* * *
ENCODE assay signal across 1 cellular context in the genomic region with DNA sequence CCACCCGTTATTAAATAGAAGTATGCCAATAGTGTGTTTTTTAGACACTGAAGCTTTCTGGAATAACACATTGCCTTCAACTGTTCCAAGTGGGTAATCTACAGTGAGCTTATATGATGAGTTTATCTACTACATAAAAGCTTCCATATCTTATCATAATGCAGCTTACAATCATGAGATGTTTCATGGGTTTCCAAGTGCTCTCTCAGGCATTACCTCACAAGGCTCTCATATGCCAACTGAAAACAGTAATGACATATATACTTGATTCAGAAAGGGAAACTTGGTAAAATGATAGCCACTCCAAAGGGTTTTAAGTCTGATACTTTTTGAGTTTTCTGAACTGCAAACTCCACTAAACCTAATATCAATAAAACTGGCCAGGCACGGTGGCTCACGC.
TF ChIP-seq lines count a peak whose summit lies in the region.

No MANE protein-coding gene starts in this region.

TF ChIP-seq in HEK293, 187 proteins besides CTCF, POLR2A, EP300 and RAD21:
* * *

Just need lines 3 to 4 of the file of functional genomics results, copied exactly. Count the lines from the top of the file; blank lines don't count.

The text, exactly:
No MANE protein-coding gene starts in this region.

TF ChIP-seq in HEK293, 187 proteins besides CTCF, POLR2A, EP300 and RAD21: